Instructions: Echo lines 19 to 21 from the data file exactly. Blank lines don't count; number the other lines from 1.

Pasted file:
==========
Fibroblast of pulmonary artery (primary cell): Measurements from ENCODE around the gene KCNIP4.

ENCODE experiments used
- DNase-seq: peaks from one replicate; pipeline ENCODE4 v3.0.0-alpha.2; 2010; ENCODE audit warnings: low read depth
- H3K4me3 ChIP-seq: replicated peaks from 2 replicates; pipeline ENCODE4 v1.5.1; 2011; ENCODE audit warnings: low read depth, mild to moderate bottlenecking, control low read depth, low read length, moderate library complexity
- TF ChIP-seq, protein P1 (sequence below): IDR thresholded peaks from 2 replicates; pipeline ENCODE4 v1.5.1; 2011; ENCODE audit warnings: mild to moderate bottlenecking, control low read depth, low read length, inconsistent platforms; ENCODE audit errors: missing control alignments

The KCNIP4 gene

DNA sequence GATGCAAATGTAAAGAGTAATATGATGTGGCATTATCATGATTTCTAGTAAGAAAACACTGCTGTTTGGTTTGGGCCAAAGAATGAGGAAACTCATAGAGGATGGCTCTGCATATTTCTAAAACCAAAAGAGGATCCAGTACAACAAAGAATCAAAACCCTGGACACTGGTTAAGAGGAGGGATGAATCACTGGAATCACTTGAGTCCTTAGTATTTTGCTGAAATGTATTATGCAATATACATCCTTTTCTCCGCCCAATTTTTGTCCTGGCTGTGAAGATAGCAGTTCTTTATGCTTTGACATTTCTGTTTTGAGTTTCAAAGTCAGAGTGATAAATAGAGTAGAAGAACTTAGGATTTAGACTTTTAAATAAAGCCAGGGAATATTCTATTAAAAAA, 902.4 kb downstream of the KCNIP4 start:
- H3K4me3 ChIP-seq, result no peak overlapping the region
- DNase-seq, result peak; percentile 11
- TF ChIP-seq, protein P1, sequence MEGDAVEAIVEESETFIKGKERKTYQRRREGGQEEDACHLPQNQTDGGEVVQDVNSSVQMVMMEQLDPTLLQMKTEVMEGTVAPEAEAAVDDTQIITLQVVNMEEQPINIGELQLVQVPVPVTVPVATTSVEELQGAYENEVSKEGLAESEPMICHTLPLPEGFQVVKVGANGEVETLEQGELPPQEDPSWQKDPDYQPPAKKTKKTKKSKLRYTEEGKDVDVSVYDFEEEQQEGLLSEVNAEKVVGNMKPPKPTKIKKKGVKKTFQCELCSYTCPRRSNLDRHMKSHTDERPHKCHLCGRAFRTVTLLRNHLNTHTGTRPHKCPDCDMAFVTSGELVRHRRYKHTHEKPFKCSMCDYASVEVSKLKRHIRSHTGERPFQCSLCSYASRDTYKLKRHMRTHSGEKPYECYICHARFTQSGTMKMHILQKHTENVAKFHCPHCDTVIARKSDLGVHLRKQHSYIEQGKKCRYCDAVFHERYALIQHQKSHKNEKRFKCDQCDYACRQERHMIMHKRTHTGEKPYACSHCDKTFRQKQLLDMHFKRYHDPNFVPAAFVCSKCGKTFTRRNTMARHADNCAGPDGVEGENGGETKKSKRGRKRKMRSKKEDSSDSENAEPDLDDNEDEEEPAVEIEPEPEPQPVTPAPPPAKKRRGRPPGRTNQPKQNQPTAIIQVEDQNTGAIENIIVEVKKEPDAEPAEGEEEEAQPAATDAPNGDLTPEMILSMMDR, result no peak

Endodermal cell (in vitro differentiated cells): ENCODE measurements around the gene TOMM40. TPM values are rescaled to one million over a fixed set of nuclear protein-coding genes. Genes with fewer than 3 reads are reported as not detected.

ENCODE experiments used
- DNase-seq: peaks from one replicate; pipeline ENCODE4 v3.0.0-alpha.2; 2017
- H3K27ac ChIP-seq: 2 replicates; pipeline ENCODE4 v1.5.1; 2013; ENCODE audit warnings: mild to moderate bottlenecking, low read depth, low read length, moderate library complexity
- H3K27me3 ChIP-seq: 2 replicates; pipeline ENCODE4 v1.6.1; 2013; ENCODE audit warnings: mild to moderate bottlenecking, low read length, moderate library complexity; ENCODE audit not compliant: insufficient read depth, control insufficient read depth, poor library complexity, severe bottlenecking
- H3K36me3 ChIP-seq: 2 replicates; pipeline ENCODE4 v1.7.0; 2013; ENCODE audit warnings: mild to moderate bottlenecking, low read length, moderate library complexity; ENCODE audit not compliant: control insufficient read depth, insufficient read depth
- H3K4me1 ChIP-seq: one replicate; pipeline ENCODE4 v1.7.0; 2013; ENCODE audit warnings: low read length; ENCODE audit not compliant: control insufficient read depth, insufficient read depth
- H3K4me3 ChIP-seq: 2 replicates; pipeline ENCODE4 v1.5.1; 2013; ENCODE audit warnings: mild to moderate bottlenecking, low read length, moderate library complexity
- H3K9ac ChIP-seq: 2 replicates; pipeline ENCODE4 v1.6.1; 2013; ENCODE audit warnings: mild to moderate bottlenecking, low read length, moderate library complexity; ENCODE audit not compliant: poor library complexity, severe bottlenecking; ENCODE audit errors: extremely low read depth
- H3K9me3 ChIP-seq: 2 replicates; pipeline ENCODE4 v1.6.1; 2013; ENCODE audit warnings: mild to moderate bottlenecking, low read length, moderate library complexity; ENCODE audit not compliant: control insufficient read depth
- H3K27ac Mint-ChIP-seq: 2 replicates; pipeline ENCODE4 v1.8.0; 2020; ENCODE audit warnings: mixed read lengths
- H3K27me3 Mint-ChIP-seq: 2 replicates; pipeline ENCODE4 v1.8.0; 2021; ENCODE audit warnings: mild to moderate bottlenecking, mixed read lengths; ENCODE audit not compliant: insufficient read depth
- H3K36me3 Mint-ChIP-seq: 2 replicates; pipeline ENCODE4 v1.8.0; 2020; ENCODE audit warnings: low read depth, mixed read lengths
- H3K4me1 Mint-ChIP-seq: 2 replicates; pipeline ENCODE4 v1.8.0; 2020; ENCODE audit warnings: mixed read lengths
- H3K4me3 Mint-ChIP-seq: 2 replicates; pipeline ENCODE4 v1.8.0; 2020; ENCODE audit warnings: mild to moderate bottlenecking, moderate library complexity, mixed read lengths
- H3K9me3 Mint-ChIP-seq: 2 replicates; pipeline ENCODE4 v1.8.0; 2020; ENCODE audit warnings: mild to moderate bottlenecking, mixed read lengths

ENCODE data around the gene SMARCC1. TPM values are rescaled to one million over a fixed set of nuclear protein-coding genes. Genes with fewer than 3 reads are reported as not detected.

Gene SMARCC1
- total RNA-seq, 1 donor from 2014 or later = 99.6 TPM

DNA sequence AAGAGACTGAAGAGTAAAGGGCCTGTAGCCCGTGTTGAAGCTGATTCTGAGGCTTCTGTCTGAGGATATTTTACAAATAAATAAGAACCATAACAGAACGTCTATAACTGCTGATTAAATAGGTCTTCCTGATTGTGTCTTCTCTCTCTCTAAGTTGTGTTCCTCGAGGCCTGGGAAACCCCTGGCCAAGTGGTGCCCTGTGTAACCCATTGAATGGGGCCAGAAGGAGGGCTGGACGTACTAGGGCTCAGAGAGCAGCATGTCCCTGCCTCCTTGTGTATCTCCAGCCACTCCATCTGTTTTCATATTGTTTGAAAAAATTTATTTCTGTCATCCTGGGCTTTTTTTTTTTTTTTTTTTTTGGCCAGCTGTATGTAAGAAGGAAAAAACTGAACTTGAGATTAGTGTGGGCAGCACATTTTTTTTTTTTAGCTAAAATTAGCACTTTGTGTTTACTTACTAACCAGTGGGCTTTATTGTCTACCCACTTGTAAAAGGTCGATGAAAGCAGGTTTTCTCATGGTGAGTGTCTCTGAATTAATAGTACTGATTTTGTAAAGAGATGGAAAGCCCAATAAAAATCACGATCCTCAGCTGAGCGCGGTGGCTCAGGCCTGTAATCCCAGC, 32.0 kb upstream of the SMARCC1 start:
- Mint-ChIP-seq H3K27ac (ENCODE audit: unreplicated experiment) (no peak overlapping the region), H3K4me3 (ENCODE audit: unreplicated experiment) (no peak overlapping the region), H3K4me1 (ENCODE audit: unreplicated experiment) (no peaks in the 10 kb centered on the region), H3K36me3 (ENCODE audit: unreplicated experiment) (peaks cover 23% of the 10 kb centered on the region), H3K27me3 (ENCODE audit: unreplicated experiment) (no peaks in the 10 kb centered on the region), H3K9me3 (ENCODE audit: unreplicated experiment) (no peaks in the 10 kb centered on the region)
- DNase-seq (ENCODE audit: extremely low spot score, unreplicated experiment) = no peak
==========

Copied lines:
- H3K9ac ChIP-seq: 2 replicates; pipeline ENCODE4 v1.6.1; 2013; ENCODE audit warnings: mild to moderate bottlenecking, low read length, moderate library complexity; ENCODE audit not compliant: poor library complexity, severe bottlenecking; ENCODE audit errors: extremely low read depth
- H3K9me3 ChIP-seq: 2 replicates; pipeline ENCODE4 v1.6.1; 2013; ENCODE audit warnings: mild to moderate bottlenecking, low read length, moderate library complexity; ENCODE audit not compliant: control insufficient read depth
- H3K27ac Mint-ChIP-seq: 2 replicates; pipeline ENCODE4 v1.8.0; 2020; ENCODE audit warnings: mixed read lengths